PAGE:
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19. Memorandum From the President’s Assistant for National Security Affairs (Brzezinski) to President Carter 1

SUBJECT

  • What Should Rabin Go Back With?

Rabin during his presentation this morning2 addressed himself to three issues:

  • 1. the definition of peace;
  • 2. the question of boundaries;
  • 3. the future of the Palestinians.

It was noteworthy that he was most precise on the first; he also indicated to us what it is that he does not wish with regard to the third (i.e., a separate Palestinian state); and he was notably vague on the second, i.e. the question of frontiers.

I think it is essential that we should not go into Geneva sometime this fall without some preliminary agreement with regard to substance. If we go into Geneva on the basis of a procedural agreement, it is likely that the substantive differences will quickly surface, that the Russians will exploit them, and the whole enterprise may then break down. The Israelis will then be able to blame the Arabs for their intransigence; the Arabs will blame both the Israelis and us for our failure to move toward a settlement, and the only beneficiaries will be the radicals and the Soviets.

That is why it is important that Rabin return to Israel with a much clearer understanding of your determination to move forward on all of the three issues mentioned above:

On peace, you should stress to Rabin that we will press for a much more precise and substantive definition of peace by the Arabs, and that we will try to define more precisely the stages of implementing the various elements inherent in a peace settlement: mutual recognition, the development of trade, free movement of people, etc.—in other words, the different elements of “reconciliation” of which Rabin spoke;

On boundaries, it is important to emphasize to them that we take seriously the distinction between sovereignty and security. Israel is entitled to recognized frontiers and to secure defense lines, but it simply is illusory to expect the Arabs to recognize frontiers that entail a signifi[Page 147]cant territorial change beyond the lines of 1967. You will have noticed that Rabin was remarkably vague on this subject, and it may be appropriate to tell him that the United States is prepared to support a peace settlement that provides for security arrangements beyond mutually agreed and recognized frontiers, but that the United States will not support major territorial acquisitions because that would be tantamount to precluding a peace settlement. You might tell Rabin that we will support the Israelis with regard to leases, temporary security lines, patrol quotas, and the like—all of which could be gradually terminated as the scope of peace expands, as per the paragraph above;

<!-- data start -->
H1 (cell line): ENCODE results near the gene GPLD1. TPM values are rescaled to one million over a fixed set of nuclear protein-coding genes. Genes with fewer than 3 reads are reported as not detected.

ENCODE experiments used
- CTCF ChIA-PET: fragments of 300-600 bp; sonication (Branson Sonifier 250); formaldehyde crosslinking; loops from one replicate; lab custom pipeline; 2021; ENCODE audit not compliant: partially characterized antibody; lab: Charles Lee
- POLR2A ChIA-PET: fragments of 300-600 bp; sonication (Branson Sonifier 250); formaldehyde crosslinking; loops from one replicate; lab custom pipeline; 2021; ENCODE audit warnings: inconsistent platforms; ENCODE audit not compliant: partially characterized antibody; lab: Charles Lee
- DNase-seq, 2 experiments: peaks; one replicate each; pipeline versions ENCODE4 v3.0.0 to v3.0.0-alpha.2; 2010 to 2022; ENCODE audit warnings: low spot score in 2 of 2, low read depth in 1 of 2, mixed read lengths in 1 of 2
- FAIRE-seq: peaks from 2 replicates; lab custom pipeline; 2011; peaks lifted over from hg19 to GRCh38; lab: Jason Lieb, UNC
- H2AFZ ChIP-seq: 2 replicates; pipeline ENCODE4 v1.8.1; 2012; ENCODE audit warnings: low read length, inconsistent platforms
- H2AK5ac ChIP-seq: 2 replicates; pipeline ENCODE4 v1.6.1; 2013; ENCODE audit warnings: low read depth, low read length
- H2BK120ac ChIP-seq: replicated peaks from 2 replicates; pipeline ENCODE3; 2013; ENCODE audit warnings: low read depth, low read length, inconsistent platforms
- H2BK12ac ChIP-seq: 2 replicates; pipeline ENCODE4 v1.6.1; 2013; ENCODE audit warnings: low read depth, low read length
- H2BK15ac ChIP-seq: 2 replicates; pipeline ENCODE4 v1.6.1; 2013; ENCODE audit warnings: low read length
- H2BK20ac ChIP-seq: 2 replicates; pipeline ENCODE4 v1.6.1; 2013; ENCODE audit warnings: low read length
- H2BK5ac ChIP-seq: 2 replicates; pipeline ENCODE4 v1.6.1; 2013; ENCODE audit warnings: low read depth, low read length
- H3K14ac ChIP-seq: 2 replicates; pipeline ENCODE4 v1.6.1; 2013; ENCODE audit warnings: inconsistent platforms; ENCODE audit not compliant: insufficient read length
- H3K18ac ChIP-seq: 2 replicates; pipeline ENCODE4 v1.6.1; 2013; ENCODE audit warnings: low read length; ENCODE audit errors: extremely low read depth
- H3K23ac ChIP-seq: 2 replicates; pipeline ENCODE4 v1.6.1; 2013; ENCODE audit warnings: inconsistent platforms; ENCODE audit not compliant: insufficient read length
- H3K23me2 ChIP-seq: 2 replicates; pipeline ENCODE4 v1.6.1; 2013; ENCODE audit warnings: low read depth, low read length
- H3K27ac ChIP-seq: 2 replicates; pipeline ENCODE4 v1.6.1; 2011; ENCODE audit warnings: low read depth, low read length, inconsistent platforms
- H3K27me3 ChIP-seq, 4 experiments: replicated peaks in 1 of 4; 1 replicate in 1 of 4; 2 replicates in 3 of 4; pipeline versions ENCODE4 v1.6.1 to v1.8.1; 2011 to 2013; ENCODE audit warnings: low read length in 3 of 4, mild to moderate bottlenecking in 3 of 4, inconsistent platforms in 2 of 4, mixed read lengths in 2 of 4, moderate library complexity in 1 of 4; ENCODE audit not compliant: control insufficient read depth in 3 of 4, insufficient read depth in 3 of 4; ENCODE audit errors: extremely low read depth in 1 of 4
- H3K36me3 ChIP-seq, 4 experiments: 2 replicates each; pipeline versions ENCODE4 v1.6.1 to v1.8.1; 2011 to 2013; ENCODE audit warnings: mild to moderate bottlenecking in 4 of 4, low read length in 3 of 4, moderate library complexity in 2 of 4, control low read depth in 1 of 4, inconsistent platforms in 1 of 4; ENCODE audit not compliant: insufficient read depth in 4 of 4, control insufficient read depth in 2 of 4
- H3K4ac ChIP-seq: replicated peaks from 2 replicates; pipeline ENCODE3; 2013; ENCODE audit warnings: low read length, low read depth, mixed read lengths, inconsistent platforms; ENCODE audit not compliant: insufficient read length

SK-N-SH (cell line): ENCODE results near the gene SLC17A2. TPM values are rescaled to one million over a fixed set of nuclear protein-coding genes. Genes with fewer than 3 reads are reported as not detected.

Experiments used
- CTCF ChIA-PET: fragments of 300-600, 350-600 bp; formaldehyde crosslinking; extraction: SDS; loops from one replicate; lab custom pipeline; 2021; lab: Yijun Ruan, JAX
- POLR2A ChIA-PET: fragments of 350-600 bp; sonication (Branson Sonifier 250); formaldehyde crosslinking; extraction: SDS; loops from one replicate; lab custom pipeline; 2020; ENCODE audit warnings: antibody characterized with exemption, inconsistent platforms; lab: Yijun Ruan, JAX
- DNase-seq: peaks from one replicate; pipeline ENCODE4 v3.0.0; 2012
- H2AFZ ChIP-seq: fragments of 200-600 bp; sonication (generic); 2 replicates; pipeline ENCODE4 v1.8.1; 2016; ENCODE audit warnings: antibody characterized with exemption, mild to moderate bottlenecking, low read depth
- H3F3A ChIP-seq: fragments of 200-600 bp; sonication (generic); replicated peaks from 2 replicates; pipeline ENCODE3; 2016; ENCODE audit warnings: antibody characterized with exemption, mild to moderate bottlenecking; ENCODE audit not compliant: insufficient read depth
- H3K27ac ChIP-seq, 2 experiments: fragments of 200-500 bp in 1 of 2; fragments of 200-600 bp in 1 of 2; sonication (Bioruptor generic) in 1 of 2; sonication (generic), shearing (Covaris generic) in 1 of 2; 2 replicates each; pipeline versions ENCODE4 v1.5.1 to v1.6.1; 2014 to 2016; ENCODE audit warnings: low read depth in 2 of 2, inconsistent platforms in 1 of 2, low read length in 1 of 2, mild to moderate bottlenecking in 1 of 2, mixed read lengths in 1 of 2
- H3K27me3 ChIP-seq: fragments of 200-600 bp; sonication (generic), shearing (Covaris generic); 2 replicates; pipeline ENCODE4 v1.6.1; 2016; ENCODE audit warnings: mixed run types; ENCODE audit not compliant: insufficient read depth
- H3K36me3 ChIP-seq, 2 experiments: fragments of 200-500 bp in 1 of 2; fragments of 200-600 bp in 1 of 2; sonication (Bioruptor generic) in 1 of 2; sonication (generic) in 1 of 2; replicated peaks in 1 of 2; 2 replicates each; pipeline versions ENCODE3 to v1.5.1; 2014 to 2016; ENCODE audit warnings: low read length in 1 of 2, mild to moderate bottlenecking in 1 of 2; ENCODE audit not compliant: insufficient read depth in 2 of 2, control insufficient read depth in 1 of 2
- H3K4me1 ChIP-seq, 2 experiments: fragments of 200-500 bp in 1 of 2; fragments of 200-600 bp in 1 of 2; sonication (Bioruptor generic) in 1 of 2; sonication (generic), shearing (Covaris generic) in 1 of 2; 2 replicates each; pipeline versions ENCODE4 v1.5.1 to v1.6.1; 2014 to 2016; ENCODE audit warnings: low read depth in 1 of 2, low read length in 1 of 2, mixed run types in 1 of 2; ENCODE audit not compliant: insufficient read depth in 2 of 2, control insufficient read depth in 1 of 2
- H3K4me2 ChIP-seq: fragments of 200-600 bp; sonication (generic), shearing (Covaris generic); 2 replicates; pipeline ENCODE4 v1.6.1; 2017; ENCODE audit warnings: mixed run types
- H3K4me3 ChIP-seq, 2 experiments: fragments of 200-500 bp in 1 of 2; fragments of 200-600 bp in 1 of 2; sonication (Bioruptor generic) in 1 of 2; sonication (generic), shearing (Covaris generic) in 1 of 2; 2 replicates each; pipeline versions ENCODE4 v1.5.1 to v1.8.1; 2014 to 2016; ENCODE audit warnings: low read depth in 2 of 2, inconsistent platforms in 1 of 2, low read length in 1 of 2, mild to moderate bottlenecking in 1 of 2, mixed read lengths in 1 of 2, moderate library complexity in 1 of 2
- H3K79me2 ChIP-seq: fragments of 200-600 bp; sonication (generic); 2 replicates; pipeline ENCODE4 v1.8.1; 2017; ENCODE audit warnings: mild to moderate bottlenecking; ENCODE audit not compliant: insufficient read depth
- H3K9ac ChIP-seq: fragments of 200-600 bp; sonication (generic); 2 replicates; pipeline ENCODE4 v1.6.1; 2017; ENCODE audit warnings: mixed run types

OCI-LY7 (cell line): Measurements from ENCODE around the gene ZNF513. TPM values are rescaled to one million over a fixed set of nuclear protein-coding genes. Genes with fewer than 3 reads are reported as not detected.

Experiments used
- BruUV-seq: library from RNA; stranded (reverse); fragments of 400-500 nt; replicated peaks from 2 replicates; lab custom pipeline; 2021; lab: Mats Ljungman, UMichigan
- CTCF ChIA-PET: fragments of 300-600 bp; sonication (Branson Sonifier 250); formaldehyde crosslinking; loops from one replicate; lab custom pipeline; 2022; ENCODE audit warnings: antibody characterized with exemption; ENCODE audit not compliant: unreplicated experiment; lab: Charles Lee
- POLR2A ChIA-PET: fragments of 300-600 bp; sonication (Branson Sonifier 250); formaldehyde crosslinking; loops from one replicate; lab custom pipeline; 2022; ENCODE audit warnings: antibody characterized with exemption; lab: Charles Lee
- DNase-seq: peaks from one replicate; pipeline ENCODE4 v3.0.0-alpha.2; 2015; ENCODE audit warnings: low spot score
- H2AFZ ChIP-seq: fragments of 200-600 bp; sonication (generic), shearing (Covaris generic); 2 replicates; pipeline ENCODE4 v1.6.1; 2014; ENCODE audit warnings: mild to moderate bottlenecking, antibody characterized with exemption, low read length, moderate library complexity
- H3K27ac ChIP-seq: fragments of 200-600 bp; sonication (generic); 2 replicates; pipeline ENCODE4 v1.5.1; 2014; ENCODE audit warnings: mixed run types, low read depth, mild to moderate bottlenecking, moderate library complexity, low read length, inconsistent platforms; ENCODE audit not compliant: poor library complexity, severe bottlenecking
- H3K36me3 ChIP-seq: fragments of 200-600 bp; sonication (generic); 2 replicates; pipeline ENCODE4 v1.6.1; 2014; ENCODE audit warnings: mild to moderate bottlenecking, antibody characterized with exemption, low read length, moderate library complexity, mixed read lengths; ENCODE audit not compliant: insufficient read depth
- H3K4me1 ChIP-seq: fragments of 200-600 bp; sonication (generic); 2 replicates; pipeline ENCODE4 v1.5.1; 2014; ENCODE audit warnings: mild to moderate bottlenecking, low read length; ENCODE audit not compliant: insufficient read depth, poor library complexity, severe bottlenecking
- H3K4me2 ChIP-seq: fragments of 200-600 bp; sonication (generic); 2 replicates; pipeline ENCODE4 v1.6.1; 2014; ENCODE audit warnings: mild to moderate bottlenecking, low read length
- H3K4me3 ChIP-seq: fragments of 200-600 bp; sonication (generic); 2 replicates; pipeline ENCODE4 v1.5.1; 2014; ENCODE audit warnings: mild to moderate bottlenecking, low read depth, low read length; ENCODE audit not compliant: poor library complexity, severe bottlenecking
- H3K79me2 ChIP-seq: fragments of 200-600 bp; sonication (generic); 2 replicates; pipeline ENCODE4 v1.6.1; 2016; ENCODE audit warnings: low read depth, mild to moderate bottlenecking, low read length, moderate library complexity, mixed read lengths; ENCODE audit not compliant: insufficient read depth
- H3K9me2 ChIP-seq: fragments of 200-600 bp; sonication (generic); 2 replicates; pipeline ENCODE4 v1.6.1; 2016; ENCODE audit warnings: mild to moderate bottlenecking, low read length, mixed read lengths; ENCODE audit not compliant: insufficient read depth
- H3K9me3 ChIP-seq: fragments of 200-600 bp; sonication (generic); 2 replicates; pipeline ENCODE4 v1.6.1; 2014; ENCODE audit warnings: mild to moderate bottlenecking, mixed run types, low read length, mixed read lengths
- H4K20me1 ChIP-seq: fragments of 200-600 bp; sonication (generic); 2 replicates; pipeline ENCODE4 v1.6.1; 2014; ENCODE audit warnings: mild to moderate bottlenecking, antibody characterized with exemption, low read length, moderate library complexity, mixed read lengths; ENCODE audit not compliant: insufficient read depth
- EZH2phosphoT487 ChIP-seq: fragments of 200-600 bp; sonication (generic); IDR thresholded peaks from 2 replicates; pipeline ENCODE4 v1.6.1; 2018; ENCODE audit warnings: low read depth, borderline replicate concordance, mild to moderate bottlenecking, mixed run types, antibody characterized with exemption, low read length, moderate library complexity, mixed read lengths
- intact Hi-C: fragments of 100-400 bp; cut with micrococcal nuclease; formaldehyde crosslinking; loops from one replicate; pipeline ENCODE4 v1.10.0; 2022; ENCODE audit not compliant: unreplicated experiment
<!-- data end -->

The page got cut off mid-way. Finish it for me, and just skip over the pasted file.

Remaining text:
On Palestine, you might mention to Rabin that it is important that consultations begin to include the Palestinians to the maximum extent possible, and that their exclusion has had the effect of radicalizing them. At this stage, the question of the Palestinian future probably has to be left open, but it would be a mistake to freeze oneself prior to Geneva to any particular solution and to any particular formula for negotiating.

To conclude: I think it is important that you make clear to Rabin that we want greater specificity on the above points, that we are prepared to support Israel in a genuine search for peace, but that he should have no illusion about the United States indefinitely supporting a stalemate.3

  1. Source: Carter Library, National Security Affairs, Staff Material, Middle East File, Trips/Visits File, Box 103, 3/7–8/77 Visit of Prime Minister Rabin of Israel: 3/3/77–4/77. No classification marking. Brzezinski did not initial the memorandum.
  2. See Document 18.
  3. Carter held a working dinner with Rabin the evening of March 7 and met privately with him after the dinner. (Carter Library, Presidential Materials, President’s Daily Diary) No record of the discussion was found. In his memoirs, Carter wrote: “When he went upstairs with me, just the two of us, I asked him to tell me what Israel wanted me to do when I met with the Arab leaders and if there were something specific that I could get [Egyptian president Anwar] Sadat to do. He didn’t unbend at all, nor did he respond. It seems to me the Israelis, at least Rabin, don’t trust our government or any of their neighbors. I guess there’s some justification for this distrust.” (White House Diary, p. 31; brackets in the original)